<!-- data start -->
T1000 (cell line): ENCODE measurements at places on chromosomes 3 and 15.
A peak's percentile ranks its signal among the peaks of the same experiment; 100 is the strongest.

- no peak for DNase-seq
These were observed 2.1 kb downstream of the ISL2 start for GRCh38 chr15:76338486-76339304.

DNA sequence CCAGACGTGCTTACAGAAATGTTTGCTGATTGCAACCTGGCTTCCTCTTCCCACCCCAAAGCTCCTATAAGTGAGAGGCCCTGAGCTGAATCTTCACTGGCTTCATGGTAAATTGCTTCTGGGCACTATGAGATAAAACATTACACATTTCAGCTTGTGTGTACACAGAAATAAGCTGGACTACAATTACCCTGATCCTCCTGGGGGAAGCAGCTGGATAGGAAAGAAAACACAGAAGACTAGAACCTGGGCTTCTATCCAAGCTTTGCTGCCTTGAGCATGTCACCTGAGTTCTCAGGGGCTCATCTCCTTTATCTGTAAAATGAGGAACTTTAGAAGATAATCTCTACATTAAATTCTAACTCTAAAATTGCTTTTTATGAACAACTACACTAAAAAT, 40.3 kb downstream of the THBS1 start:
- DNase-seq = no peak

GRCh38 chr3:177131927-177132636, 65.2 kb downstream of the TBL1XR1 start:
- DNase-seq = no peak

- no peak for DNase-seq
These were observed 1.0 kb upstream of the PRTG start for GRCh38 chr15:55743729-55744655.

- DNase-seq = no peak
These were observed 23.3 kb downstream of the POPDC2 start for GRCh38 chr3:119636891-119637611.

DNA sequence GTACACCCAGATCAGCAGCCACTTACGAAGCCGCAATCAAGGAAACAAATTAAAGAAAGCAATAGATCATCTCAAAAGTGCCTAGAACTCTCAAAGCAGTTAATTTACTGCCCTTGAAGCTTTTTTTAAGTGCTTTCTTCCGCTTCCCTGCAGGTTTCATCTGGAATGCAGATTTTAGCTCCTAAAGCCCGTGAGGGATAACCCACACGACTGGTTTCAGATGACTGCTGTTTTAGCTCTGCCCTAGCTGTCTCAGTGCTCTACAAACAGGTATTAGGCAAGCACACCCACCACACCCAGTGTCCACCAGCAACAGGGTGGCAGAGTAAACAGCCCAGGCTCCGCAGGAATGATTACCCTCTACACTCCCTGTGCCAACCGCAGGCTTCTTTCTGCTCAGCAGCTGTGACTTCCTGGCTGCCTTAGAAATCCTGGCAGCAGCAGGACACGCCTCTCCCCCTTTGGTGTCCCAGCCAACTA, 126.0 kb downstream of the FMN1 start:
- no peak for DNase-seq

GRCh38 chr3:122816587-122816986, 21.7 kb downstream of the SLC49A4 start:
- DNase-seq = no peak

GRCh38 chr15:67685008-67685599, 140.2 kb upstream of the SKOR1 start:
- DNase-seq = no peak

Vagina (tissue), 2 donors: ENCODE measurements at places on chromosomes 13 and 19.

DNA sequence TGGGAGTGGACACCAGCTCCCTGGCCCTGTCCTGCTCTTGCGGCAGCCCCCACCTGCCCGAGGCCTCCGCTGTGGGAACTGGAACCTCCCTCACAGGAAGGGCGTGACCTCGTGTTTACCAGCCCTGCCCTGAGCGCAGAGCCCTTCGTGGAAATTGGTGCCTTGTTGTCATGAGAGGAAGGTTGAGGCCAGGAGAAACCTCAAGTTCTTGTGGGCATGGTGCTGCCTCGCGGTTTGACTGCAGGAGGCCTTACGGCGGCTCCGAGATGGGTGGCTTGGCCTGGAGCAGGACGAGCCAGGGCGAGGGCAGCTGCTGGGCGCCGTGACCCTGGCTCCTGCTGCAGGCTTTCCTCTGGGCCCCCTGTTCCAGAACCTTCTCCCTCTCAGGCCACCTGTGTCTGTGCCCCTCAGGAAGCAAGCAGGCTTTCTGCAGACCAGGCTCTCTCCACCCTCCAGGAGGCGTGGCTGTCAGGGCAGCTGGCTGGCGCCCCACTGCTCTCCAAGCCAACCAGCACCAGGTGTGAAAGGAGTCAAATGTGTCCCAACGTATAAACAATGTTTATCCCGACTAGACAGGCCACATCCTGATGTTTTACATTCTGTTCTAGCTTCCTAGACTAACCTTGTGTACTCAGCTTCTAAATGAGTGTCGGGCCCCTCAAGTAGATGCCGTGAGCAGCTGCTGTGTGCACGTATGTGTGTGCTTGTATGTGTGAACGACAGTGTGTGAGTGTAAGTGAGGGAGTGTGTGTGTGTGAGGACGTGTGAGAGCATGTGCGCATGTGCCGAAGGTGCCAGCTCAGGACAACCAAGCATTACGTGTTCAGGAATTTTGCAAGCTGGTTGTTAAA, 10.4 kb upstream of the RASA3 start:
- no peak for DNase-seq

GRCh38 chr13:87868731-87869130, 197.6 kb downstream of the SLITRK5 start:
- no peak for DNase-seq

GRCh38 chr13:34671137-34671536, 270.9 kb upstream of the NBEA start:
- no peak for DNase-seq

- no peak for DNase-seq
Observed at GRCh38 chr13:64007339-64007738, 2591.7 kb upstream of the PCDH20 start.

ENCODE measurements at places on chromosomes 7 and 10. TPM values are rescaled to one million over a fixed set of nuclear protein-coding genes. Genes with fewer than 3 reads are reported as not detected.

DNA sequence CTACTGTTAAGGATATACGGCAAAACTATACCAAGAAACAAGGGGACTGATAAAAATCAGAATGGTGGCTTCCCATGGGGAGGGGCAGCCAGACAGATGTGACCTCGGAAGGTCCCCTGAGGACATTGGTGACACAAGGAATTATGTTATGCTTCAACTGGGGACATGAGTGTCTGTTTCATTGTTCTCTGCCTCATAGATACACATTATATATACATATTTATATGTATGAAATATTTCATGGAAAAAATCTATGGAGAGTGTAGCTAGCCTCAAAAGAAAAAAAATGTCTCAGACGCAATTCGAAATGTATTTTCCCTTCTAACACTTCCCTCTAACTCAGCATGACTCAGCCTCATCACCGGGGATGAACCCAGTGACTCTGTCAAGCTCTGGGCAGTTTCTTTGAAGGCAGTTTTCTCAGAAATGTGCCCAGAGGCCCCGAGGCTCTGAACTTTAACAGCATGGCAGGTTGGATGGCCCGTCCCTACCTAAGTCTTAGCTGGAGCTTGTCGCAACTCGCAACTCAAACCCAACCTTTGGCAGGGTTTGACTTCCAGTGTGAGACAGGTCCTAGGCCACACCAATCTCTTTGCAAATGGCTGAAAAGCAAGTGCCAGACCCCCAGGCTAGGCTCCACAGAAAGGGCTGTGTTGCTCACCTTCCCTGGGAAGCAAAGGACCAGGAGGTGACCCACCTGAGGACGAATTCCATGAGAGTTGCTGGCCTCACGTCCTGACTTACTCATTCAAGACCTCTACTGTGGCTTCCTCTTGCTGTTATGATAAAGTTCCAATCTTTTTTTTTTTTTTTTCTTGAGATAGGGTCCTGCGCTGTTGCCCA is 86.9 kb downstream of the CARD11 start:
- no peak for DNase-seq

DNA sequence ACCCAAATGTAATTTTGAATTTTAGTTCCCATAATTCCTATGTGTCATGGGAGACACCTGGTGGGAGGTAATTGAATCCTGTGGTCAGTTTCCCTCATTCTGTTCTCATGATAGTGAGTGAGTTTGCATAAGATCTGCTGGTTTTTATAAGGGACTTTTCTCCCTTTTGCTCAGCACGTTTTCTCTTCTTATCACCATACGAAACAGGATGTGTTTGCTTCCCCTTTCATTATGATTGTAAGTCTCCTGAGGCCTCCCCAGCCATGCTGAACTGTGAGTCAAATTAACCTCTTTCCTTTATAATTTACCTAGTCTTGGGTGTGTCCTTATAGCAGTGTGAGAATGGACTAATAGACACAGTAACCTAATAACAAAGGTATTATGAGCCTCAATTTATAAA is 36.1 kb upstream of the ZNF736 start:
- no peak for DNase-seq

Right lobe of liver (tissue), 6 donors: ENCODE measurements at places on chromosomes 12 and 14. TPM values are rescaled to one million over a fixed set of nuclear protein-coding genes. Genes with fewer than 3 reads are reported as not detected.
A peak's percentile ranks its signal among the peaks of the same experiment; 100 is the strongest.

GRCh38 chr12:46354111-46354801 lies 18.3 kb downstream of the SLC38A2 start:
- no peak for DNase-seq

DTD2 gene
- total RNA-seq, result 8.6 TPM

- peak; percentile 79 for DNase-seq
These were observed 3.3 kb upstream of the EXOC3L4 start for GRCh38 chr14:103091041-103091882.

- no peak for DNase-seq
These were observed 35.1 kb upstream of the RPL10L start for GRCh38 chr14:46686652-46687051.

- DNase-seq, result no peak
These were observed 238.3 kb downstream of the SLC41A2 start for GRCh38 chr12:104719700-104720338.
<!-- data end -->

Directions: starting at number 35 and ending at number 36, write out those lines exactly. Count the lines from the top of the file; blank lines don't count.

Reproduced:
GRCh38 chr12:46354111-46354801 lies 18.3 kb downstream of the SLC38A2 start:
- no peak for DNase-seq